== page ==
As you know, I just finished meeting and greeting a lot of you at Disneyland’s 60th Birthday event the Friday before last and doing sculpting demos at the Disneyana Fan Club show and sale the Sunday following. Thanks to all of you who came by to say hello. It was great to meet and chat and get to know you.
Disneyland’s Birthday, the best family reunion in the world.
I had a ton of fun as one of my very dear friends, Tex, has come up with a very cool way to celebrate Disneyland’s Birthday, which has become a tradition ever since the 50th Anniversary. Tex has us all meet near Coke corner and gives us each a few beautiful collectible items he’s created and framed. The hitch is that you have to give them to someone in the park that moves you. No strings attached. Just someone that you see doing something nice or touches you in some way. Then you take their picture.
Below are a couple of the folks that touched me that day.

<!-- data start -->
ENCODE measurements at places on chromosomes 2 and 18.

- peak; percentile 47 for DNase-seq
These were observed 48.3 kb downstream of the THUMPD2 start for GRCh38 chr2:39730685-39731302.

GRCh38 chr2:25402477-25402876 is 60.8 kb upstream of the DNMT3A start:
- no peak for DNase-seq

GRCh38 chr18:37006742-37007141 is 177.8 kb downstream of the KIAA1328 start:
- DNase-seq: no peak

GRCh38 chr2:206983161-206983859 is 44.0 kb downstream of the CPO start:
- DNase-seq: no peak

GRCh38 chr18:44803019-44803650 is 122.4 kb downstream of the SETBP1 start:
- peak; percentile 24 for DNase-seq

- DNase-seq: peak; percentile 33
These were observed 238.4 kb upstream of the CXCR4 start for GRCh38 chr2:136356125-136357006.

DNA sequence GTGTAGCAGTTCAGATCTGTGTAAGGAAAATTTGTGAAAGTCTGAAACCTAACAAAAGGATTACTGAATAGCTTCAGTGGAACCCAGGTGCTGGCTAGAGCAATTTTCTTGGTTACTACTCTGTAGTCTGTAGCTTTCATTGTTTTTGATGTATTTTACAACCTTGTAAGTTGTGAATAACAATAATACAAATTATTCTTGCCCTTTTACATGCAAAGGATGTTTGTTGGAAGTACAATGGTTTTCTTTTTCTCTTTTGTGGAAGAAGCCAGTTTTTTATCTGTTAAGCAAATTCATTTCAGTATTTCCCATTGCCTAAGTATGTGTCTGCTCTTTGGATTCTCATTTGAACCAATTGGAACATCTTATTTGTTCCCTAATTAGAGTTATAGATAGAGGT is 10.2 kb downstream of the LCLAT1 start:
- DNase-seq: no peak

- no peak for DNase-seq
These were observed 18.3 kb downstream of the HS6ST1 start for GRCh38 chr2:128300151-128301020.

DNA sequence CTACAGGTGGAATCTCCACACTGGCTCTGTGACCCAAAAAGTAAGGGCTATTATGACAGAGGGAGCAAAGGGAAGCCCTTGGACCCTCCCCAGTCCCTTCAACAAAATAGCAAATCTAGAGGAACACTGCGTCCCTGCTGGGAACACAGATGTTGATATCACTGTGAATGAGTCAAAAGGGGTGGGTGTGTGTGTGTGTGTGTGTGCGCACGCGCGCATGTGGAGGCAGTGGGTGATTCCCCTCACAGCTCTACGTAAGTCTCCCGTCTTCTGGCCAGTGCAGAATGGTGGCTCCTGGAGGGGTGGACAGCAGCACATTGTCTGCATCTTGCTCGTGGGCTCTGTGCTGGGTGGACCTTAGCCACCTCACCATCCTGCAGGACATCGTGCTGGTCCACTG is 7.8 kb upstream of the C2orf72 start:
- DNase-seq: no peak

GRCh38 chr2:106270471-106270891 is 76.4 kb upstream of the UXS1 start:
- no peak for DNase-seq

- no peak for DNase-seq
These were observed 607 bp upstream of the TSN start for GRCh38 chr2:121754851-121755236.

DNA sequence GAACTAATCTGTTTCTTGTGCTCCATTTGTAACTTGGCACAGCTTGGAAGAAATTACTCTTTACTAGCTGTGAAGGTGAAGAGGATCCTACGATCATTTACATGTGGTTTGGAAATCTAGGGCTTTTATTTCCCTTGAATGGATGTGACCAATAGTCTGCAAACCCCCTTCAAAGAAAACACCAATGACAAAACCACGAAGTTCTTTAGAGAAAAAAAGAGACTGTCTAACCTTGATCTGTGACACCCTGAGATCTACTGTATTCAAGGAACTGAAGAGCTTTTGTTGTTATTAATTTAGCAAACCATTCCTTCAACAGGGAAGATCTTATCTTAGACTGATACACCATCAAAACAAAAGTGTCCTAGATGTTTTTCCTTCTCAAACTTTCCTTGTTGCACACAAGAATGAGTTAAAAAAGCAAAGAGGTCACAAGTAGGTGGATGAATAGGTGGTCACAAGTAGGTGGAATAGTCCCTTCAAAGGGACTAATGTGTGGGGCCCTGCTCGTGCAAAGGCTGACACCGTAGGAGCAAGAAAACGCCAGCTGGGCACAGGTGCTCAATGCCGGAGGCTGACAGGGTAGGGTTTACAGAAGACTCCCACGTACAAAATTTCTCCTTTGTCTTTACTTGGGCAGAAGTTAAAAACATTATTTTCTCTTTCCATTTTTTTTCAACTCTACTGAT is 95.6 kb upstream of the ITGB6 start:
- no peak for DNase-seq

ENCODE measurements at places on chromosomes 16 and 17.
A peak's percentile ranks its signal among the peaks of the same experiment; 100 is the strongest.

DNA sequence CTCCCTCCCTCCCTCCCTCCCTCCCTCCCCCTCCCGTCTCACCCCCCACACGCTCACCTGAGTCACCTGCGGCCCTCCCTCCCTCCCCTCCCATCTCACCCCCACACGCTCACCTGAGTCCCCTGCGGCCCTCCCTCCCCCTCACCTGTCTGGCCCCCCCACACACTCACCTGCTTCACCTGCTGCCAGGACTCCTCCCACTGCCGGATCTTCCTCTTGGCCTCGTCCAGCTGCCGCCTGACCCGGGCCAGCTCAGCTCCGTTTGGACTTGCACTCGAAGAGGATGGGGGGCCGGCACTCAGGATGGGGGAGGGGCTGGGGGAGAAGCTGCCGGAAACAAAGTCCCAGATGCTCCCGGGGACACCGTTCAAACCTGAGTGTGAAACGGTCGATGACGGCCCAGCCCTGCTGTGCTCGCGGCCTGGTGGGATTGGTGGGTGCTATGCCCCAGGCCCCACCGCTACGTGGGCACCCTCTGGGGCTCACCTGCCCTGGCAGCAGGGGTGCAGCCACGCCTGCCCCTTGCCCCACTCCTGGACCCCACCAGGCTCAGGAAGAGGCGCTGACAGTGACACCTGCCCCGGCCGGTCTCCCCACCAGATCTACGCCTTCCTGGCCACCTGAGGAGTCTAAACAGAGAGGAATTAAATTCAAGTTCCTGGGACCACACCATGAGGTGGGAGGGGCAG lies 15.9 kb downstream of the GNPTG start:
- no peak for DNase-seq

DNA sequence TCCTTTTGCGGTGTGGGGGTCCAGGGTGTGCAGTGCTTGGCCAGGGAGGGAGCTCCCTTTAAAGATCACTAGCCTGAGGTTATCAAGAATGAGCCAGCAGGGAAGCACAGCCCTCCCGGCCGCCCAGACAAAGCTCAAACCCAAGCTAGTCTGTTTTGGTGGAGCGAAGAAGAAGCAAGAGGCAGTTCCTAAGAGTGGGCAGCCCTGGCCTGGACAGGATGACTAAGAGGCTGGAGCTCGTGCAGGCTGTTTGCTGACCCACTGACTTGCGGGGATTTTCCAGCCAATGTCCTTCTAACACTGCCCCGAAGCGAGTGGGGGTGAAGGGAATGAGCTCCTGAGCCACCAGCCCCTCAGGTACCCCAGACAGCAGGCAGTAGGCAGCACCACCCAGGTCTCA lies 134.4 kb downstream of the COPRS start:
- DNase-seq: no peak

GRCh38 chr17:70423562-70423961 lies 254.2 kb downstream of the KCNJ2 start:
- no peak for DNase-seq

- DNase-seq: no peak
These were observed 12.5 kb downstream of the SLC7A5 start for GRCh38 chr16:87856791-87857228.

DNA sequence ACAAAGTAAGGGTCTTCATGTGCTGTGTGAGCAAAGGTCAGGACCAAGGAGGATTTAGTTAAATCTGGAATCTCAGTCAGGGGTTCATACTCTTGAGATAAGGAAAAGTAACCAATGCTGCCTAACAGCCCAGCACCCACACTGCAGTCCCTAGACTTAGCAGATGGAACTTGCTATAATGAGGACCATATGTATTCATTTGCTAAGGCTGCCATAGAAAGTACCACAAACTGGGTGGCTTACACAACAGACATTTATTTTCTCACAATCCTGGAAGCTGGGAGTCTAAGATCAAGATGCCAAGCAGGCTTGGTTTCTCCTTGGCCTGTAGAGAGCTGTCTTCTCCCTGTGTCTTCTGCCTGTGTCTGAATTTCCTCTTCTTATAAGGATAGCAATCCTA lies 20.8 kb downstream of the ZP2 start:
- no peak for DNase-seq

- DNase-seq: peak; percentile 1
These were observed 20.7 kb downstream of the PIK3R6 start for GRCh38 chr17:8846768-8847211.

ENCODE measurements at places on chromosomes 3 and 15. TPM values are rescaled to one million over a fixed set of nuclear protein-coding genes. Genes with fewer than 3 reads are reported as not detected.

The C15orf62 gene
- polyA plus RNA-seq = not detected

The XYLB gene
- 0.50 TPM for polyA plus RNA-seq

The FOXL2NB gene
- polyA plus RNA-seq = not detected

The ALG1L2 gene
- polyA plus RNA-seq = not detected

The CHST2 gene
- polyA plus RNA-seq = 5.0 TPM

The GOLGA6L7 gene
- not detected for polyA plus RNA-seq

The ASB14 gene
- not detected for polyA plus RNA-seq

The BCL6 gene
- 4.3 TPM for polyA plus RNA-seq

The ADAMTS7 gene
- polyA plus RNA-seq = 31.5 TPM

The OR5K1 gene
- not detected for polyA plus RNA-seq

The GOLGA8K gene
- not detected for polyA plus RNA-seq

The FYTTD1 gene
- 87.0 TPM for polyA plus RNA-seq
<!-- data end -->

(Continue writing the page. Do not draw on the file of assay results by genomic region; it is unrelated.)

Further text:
THE COUNTRY BEARS WRAP-UP: Just One More Thing
While at Disneyland’s 60th Birthday party, a very astute MiceChat reader came to me and asked when I was going to wrap-up my story I started about The Country Bears behind the scenes.
I have to be very honest here and let you all know that I truly thought I had finished it. Ah the price of getting older. I must have had a senior moment, or did I?
So today I’ll highlight and finish some behind the scenes insights about performing on The Country Bears. Then I urge you to watch the film with what I’ve shared in mind as I think it will make the film a lot more interesting.
As I said in the previous articles the Country Bear characters were the result of teamwork between a suit performer and puppeteer, 1 pair per character, connected to each other via a 2-way microphone.
To work the Big Al character it’s true that suit performer, John Alexander (Gorillas in the Mist, Mighty Joe Young, etc.), had to work under a great deal of weight, limiting what we could do with the character. Thus the geisha walk was born.
What I didn’t mention was that the skin of Al’s furry face was very thick in the beginning and as a result the servos kept burning out. Servos are the little motors that when installed, moved the face in a variety of ways helping to create the smiles and mouth movements etc.